I know from experience and from hanging out with other human beings in my life that it is possible to mix feelings of guilt with feelings of victimisation. Anyone who’s ever been in a relationship has had to deal with various levels of culpability and versions of apology and stuff. We’re all capable of it. It seemed to me like an extreme case, but then I had a duty to kind of fairly represent him. And that doesn’t mean to try to make people like him. That’s quite scary, because you don’t want to be accused of trying to rehabilitate someone or show that they’re nice or show it from their side. Walking that line is very, very difficult. But in the end, you’ve just got to do what you think is truthful.

Occasionally, when I read the script there were bits that I thought seemed vital to me because they showed something about his process, what he was trying to do, what he felt about himself, and what he was trying to make other people feel about him that weren’t in. So, I would ask for certain things to be put back in, and they were. I think maybe Gillian did the same.

It must have been hard to keep a straight face during some parts of it, like when Andrew delivers those lines about him not sweating. He does so with such conviction.

When I watched the interview, when I studied it, he reminded me quite a lot of David Brent [from The Office], in that particular circumstance, minus the charm or the sweetness. With a lot of my studying of Andrew, watching him through the years dealing with people, talking to members of the public, he could be very charming. And sometimes I found myself smiling along and kind of liking him. And when you remember the way that he was regarded, people have light and dark, they have good and bad. We are a mixed bunch. And that’s what I mean is my responsibility.

So, when I would see certain things in the interview, I found them quite comical. But I believe especially things like about the perfectly normal shooting party, and so many of the things that are kind of ridiculous. I think one of the big shocks to the public was watching someone who’s been in a bubble all their life, who was strangely divorced from having been told by their mates, “Shut up.” You know what I mean? He is a product of his circumstances and environment.

Rufus Sewell in ‘Scoop’

For me, really drilling down on why he was serious about those things did the moment a service, but it also made it funnier. Certain things that I found funny, I had to really get behind in a very serious way, not just out of respect for that moment, but also to get the laugh, if you’re going to be cheap about it. I know from experience, the people who watched the interview as we do it, their reaction’s quite similar watching the actual interview.

It’s an interesting journey that we go on as a viewer, because it goes from horror and shock and disgust to almost comical in some respects. But it’s all so horrendous because of the circumstances.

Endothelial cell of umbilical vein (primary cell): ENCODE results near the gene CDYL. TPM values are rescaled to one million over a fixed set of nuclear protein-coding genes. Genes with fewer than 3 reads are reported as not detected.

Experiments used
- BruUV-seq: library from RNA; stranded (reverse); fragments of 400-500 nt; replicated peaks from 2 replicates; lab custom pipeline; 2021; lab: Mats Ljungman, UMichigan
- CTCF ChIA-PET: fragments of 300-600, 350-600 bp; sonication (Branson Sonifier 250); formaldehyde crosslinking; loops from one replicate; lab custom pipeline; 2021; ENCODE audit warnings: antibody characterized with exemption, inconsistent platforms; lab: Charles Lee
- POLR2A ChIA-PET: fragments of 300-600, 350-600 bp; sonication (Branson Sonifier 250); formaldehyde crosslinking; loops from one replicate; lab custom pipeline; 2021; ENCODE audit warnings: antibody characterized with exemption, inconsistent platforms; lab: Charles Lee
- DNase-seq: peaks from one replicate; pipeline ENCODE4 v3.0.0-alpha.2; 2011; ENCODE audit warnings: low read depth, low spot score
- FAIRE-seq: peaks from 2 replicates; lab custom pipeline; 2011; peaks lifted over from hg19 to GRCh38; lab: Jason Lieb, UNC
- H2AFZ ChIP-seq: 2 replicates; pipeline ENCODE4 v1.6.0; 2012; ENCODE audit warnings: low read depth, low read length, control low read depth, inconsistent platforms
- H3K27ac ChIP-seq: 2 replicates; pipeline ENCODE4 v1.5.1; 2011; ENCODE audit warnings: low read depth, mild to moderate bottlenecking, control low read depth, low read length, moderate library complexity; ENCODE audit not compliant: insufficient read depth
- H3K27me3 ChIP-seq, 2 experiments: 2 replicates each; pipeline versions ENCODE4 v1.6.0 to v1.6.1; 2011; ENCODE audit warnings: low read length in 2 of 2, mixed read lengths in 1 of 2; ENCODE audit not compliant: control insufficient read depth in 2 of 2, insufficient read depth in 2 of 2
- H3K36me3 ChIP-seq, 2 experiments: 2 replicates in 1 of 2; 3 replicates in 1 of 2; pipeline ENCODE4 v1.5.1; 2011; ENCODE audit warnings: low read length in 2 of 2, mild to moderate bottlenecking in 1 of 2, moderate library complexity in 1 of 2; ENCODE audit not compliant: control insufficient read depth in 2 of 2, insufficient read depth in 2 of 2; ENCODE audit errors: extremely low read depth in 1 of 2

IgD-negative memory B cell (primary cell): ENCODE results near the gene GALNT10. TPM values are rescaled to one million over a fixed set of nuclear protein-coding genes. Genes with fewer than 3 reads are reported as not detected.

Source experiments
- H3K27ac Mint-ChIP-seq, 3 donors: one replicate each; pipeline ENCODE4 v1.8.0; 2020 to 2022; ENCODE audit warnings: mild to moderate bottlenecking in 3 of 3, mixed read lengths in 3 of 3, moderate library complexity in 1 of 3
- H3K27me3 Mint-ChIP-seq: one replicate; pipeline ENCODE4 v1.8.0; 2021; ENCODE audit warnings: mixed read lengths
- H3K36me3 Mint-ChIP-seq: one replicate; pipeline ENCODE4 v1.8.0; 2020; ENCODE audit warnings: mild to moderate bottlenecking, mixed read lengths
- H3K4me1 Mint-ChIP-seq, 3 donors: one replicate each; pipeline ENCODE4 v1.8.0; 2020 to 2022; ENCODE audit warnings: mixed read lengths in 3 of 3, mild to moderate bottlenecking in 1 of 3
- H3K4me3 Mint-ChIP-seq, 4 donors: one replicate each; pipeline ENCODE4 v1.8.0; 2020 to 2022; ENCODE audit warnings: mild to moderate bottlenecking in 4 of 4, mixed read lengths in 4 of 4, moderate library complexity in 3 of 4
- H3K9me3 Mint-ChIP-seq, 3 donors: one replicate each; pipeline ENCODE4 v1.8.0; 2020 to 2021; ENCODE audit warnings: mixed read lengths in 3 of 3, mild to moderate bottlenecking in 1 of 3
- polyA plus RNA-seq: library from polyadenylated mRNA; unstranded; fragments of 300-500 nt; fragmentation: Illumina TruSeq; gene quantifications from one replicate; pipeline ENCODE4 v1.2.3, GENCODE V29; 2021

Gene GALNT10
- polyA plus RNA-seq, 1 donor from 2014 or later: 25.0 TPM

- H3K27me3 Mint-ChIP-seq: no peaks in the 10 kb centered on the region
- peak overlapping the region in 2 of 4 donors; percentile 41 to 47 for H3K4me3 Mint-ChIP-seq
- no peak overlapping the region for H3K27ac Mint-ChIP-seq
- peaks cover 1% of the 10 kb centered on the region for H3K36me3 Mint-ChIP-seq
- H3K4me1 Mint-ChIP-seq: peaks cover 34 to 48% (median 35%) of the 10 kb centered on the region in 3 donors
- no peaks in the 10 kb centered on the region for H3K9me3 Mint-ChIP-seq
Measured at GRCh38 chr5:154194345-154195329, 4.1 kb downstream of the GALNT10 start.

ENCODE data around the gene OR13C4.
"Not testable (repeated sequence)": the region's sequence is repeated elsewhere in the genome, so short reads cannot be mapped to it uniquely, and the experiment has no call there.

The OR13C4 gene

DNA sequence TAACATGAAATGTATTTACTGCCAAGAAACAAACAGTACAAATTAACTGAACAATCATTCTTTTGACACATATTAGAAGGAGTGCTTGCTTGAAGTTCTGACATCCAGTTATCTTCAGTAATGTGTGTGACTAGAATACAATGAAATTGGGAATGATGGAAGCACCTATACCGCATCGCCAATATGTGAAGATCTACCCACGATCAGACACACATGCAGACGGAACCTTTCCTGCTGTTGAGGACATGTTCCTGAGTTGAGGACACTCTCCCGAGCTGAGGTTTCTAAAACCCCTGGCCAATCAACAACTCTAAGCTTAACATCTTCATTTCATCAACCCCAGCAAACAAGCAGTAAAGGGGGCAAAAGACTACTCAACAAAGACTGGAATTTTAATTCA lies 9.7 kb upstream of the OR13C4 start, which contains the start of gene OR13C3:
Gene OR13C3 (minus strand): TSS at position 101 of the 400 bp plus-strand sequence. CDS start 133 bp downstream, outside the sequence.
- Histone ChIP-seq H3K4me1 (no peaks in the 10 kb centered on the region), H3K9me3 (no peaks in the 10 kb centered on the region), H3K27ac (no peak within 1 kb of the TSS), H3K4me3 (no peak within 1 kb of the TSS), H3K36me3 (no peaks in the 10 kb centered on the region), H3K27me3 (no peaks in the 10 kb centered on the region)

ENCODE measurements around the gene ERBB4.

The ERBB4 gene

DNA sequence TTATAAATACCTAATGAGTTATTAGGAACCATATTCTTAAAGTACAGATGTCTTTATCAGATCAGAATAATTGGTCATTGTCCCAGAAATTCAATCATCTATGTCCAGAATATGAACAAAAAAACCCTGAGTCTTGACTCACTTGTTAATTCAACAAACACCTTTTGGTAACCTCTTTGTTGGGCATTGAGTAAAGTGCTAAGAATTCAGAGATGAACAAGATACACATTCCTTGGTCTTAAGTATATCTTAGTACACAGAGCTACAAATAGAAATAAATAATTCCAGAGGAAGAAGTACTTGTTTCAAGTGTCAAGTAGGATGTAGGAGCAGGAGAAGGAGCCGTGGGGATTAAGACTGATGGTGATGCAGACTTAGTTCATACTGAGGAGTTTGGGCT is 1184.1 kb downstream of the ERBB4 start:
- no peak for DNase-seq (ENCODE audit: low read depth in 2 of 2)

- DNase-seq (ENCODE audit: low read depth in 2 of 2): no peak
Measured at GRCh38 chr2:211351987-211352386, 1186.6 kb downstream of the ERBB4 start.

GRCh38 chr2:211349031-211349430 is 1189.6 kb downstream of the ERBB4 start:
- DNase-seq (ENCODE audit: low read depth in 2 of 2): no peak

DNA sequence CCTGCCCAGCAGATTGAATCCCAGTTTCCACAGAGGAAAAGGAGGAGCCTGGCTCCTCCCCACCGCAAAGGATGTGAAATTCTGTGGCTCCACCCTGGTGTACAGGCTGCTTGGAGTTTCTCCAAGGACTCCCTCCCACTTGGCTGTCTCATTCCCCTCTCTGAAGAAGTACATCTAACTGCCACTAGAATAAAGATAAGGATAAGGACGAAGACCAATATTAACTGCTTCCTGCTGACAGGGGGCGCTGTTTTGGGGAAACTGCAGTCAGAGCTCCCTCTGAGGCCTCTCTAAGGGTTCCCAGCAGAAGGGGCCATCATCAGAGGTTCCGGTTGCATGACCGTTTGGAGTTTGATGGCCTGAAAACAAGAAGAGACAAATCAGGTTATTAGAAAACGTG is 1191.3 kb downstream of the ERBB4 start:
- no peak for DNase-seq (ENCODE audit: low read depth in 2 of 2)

I know, I know. But that’s life. And one of the things about being able to watch it embodied by other people makes you able to observe it with a slightly more distanced eye.

Did you meet with Emily Maitlis at all in the research for this or…?

No. And I didn’t meet with Andrew, in case you wondered!

Yes, that would have been an interesting turn of events. That scene with Andrew in the bedroom and the cuddly toys is quite uncomfortable to watch. Presumably that’s fictitious?

There are different accounts. We have it on good authority that it’s true, but there are those ­– to be fair, who also can claim equal authority – that claim it is untrue. So, there are people within that world, who have been involved in that world, who swear that that is true. But there are people who say that it’s nonsense. So as far as the writer is concerned, as far as we were concerned, it’s true and there are people to back that up. But who knows? It may not be. But certainly, at the time that we were doing it, we felt like this was a true thing.

As a parent, what was the most uncomfortable situation that you found yourself speaking about in the scene?

My discomfort has to be different from Andrew’s discomfort. So much of his discomfort is about having to disguise the fact that he feels betrayed and wounded and afraid. Though I can’t speak with any authority, I believe the fact that he feels tremendous guilt about certain things but also a tremendous sense of victimisation.

One of the things that was most interesting is how often he was telling the truth. And a lot of what he’s trying to do is re-explain. There’s a lot of misdirected truths there. So, you can say for example, “I have no memory of someone.” And that might be true, but not for a good reason.

I haven’t made any final judgements about him as a person when I’m doing it. My feelings of distaste and horror about things that he may or may not be guilty of, and my own personal feelings in the performance are quite clear. But I’d rather my performance speak for me.

Is there any point that you felt sorry for him in any way?

I think he is someone who has enormous compassion for himself. And I think it’s very much part of the royal thing, but specifically him, because he was the favourite child, he was doted on, he was the one that was celebrated for his naughtiness. I think it’s quite possible for people in positions like that to not be necessarily actively, consciously cruel towards others, but to see them in gradations of less humanity the further they get away from themselves. So, it is possible to have no recollection of people that they treated a certain way because they don’t register in that way. And I think he is someone who is very sad, who had a sad childhood, who has enormous faults, who has many, many different qualities. And yes, you can feel sorry for someone.

This is the thing, you could see someone guilty of horrendous crimes in their youth, put them in front of a courtroom when they’re 96, and it’s hard not to go, “Aw, leave them alone.” It’s something inherent in us. So, it’s very easy to have alternate compassion and loathing and disgust for someone, and I think there’s room for all of that.

Have you made peace with the fact that you’re not going to be offered an honour now?

[Laughs] I came to peace with that a long time ago. So, I may as well play Andrew.